CloverETL product family can easily fit different usage scenarios:Open source CloverETL Engine for very small or hobby projectsStandalone CloverETL Designer for small projectsCloverETL Server (includes Designer) for medium to large projectsCloverETL Enterprise Server for large projects, optionally can support clustering for even better performance
Each metadata defines a record structure which is used when parsing the data in reader components or writing the output in writer components. To make the work easier, each record has its own name. Note that the name does not have to be unique within a graph – Clover uses internal identifiers (metadata id) to distinguish between different records with the same name. It is however strongly recommended that the record names are unique to prevent confusion during the development of larger graphs.Each record name has to be a valid identifier and therefore can only contain letters, numbers and underscores. Record names are case-sensitive when used in code.Each record can contain any number of fields of various types. Fields only have simple types and it is not possible to nest records into each other like in Java or other popular languages. Each field has to have a name which is unique within the record. Field names have to be identifiers as well and therefore they have to conform to the same rules as record names.
Record types:Delimited: whole record defines a delimiter between records and each field can have its own delimiter which separates it from the next field. Clover supports delimiters with multiple characters and each delimiter can be different.Fixed-length: each field has predefined width and no delimiters are used.Mixed: some of the fields are delimited and some of the fields have fixed length.Field types:boolean: simple true/false valueinteger: signed integer number, 32-bit (minimum value is -2 147 483 648; maximum is 2 147 483 647)long: signed integer number, 64-bit (minimum is -9 223 372 036 854 775 808; maximum is -9 223 372 036 854 775 807)number: a floating-point number (64-bit IEEE 754 double precision, same as Java double data type).string: a character string. All strings are unicode and are represented in UTF-16. The maximum length of a string is 2^32-1 (the maximum value of integer).date: represents a date with millisecond precision. Note that it is possible to specify the date formatting via custom format string. Clover supports two libraries for date formatting – built-in Java standard library and Joda time library. More details about the formatting options provided by these libraries can be found online:Built-in Java library: formatting performed by java.util.SimpleDateFormat class, online documentation at http://docs.oracle.com/javase/7/docs/api/java/text/SimpleDateFormat.htmlJoda time: formatting performed by org.joda.time.format.DateTimeFormatter class with configuration specified as DateTimeFormat class, online documentation for formatting strings can be found at http://joda-time.sourceforge.net/apidocs/org/joda/time/format/DateTimeFormat.htmldecimal: a fixed-precision number with configurable precision. Two parameters – length and scale – define the total number of digits and the number of digits after decimal point.byte, cbyte: array of bytes. cbyte is compressed in memory so it can be used for larger data.It is also possible to use containers for field values. Clover supports lists and maps of primitive data types. For maps, the map is always map[string, X] where X is the data type specified in the metadata. Note that not all components support these types in full (for example it is not possible to use them as keys for sorting etc.).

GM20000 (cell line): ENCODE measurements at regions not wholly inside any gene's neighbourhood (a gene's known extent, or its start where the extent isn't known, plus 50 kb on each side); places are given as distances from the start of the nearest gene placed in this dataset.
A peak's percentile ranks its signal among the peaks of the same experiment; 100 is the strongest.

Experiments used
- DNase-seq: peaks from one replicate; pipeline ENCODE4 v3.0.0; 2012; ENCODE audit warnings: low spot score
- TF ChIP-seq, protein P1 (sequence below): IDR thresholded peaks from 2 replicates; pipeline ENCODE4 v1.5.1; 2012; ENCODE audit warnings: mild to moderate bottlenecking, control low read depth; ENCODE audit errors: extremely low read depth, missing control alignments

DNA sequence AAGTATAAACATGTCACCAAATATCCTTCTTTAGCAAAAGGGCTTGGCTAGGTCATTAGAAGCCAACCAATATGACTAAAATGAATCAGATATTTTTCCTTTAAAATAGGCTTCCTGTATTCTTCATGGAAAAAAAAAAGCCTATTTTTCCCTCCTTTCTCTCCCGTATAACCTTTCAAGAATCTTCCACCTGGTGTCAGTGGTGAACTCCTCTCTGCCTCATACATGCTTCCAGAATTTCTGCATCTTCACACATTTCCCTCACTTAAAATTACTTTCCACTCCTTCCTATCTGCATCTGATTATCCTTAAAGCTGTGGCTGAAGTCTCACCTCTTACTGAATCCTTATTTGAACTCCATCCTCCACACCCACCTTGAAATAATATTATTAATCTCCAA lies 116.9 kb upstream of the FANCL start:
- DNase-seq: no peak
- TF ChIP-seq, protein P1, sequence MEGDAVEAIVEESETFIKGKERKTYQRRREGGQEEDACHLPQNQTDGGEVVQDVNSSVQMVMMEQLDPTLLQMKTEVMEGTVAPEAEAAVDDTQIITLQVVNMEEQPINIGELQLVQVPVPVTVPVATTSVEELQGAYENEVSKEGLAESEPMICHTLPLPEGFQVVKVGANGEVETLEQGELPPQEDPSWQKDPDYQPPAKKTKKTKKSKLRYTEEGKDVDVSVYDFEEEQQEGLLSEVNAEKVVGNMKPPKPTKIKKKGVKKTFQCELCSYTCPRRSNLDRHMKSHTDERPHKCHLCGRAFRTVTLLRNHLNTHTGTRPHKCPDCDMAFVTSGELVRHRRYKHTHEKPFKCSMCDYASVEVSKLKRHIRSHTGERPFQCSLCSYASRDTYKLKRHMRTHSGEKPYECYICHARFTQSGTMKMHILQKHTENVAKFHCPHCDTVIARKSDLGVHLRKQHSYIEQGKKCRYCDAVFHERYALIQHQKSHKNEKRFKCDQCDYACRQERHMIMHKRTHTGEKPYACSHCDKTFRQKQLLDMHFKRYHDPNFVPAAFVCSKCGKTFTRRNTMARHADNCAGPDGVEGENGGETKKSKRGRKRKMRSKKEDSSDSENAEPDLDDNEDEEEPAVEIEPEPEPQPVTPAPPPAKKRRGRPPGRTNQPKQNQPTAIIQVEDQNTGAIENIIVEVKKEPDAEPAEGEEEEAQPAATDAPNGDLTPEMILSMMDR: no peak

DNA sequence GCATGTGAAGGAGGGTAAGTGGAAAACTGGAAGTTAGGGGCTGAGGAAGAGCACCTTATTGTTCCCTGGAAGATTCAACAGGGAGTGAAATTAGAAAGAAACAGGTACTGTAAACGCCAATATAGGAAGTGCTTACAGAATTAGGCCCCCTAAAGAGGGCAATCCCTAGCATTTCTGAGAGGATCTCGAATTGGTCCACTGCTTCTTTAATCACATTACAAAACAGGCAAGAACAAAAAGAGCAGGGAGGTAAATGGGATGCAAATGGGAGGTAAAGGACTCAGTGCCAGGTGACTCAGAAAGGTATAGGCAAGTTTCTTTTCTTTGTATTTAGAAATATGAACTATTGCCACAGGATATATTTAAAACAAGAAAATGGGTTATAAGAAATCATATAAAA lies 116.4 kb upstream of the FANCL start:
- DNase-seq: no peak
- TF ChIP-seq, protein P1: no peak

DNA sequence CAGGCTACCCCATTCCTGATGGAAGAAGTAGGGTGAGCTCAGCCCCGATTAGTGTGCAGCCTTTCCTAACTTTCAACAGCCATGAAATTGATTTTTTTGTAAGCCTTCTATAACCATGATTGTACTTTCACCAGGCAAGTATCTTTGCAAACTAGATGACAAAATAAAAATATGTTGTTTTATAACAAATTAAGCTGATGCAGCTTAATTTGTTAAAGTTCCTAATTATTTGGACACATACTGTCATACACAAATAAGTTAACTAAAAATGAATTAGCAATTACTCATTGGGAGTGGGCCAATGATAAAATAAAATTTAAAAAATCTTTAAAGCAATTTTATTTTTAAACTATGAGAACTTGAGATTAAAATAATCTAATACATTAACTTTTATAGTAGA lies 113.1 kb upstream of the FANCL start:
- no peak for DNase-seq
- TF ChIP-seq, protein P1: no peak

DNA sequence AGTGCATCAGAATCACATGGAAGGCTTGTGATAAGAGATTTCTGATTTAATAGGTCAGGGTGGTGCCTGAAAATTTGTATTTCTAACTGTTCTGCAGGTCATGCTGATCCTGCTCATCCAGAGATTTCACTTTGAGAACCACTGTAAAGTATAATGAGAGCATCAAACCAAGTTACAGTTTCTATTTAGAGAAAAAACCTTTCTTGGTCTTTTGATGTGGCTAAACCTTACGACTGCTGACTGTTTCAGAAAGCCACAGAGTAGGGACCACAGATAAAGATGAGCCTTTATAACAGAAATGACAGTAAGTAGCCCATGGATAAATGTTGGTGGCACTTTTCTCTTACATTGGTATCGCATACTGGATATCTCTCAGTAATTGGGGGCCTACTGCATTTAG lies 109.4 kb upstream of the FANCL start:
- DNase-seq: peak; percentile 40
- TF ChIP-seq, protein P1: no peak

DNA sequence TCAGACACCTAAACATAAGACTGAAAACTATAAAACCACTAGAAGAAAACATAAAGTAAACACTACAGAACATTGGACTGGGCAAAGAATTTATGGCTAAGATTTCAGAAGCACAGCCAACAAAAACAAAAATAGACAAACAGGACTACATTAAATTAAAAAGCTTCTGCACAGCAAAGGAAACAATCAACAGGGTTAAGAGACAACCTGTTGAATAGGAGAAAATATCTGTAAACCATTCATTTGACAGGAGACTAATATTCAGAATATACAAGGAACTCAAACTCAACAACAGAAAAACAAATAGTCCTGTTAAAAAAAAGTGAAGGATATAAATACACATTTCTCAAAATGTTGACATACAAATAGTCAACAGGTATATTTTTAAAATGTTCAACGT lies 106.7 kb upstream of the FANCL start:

Programmable components in CloverETL all use set of functions which are called in a specific order when processing the data. In general, the components contain initialization functions (init and preExecute) which are called before the record processing starts. Then usually one “main” function (like transform or generate) which is called once for each incoming record. Finally, after all data is processed, postExecute is called.Only the main function is mandatory – other functions (initialization and post-processing) are optional and you do not need to provide their implementations. All onError functions (like transformOnError) are optional as well – if they are not specified, the processing fails whenever an error is encountered.Some of the components (e.g. RollUp) contain multiple functions which are called for each record. See later modules for more details on advanced programming in Clover.The function prototypes are automatically created for you when you create new transformation (i.e. when you first try to open transformation code after adding a component to the graph). Optional functions are commented out in the source and you can uncomment them if needed.
Onlytransform and append functions are mandatory. All other functions mentioned on the slide can be left unimplemented.Note: it is not possible to access fields from the input record in transform function. The transformation will crash if you attempt to use anything from the input port. It is therefore necessary to store all the data you need in a variable. For example, it is possible to create instance of a record and copy the data via wildcard mappings:InputMetadata temp;temp.* = $in.0.*;InputMetadata is of course name of the metadata coming through the input port.Note: it is not possible to access output ports in append function.